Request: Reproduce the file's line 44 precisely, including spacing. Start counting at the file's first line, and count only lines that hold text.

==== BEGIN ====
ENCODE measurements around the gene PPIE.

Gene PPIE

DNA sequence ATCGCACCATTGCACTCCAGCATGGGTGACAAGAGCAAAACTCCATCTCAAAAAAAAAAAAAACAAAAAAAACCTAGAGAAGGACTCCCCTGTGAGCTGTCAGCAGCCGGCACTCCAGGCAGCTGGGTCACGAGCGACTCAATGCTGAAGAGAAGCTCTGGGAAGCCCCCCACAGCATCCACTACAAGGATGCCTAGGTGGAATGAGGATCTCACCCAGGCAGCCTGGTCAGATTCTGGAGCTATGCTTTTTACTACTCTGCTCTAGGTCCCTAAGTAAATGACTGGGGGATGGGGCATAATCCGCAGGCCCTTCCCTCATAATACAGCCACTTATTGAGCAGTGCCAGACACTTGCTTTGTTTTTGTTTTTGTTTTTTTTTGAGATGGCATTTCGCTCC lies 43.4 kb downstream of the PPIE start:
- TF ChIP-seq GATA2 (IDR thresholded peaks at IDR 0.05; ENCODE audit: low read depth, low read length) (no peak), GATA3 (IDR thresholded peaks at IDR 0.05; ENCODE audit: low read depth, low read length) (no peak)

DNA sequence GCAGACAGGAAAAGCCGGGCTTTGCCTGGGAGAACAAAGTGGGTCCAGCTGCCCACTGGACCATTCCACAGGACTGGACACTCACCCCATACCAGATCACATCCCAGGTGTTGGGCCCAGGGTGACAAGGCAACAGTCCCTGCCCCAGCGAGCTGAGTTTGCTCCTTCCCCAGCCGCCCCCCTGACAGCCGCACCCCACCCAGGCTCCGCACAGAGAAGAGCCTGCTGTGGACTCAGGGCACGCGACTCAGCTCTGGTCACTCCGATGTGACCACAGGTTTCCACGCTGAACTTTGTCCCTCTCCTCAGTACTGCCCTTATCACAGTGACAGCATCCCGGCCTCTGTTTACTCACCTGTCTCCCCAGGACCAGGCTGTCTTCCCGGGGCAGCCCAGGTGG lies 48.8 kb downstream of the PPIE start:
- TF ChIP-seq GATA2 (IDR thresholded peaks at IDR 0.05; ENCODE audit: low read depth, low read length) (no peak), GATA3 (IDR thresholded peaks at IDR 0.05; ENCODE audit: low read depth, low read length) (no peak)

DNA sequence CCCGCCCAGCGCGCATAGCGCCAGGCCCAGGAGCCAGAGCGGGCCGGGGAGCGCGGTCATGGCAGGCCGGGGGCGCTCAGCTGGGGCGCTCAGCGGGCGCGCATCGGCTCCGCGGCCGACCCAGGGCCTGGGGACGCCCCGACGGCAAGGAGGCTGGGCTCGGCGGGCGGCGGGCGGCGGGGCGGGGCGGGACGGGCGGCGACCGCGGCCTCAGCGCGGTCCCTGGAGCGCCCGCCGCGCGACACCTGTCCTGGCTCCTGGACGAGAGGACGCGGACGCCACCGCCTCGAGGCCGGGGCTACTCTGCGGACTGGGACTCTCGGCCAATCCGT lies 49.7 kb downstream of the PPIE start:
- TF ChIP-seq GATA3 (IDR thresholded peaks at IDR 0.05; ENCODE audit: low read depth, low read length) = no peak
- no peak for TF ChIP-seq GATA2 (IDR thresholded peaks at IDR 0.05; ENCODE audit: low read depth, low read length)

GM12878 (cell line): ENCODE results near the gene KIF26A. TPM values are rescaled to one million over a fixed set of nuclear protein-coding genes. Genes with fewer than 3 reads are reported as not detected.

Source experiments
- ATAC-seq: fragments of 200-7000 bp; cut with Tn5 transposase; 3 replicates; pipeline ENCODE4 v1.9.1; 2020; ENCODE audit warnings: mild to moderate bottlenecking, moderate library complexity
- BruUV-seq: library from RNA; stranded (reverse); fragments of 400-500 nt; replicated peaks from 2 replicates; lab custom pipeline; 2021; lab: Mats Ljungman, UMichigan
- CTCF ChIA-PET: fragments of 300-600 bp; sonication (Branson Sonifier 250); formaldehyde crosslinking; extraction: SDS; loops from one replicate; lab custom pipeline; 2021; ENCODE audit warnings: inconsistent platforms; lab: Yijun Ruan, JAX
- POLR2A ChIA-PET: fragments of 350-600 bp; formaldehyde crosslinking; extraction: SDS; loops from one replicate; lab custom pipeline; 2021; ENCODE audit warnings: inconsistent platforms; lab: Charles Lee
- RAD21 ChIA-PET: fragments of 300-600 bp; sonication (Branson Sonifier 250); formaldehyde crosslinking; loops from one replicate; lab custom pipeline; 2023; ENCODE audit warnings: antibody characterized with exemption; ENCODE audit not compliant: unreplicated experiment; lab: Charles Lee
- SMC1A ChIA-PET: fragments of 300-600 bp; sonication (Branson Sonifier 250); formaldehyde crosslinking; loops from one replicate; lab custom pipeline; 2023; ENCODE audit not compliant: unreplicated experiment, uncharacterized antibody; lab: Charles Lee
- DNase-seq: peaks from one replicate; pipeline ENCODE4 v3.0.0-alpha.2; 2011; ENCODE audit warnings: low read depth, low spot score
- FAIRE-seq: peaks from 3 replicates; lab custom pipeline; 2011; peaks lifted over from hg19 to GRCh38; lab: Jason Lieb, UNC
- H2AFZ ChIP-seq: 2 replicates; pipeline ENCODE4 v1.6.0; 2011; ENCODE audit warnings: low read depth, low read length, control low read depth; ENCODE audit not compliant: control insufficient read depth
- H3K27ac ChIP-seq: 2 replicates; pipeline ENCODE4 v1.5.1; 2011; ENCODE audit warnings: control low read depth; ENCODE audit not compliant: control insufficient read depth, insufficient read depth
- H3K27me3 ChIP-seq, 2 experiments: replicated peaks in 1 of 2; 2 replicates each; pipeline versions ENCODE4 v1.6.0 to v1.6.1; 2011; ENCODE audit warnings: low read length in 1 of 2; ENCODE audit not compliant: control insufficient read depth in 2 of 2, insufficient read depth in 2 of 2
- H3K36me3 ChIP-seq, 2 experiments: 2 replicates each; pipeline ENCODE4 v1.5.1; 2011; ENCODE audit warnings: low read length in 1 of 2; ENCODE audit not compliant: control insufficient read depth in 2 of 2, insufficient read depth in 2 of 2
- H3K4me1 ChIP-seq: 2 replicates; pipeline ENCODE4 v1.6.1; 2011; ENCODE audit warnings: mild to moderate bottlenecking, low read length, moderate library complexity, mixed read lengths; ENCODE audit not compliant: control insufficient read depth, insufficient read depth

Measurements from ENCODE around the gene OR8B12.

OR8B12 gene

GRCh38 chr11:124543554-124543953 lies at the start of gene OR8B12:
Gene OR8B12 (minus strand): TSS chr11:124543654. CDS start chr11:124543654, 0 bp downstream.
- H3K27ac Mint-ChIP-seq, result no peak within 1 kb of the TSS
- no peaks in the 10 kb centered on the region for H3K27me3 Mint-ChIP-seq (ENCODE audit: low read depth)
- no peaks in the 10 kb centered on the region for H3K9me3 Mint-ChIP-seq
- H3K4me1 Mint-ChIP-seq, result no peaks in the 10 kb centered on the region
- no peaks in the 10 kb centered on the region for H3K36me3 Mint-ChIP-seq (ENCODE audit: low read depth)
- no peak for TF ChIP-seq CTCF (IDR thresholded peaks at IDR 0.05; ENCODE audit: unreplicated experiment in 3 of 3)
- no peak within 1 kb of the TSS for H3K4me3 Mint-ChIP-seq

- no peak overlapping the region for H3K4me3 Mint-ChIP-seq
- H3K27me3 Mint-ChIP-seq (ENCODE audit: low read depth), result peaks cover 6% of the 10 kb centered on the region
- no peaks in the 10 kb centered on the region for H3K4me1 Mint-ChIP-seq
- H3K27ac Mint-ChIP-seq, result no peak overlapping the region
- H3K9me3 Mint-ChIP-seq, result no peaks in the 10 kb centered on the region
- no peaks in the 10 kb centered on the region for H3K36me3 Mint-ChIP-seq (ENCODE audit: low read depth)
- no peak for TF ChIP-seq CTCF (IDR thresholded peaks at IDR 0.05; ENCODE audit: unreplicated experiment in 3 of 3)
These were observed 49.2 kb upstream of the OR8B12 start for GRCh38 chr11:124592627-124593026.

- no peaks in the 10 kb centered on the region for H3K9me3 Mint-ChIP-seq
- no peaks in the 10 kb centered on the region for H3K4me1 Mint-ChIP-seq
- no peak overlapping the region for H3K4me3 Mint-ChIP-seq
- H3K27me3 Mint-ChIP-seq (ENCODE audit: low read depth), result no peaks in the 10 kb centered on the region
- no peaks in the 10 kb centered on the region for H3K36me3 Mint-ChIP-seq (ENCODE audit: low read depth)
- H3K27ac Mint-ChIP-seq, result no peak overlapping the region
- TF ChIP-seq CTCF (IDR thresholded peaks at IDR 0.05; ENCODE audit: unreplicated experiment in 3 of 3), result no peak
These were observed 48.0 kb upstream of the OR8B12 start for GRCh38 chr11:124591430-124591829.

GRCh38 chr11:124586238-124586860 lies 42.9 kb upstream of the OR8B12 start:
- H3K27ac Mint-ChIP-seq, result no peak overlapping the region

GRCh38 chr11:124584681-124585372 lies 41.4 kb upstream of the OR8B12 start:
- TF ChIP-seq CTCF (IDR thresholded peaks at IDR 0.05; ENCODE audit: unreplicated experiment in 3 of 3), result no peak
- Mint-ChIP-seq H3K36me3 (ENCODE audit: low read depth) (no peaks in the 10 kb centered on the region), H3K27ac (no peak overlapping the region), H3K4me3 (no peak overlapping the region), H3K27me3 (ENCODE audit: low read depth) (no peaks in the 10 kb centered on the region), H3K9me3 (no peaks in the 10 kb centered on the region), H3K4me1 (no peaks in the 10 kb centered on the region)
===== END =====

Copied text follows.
- no peaks in the 10 kb centered on the region for H3K9me3 Mint-ChIP-seq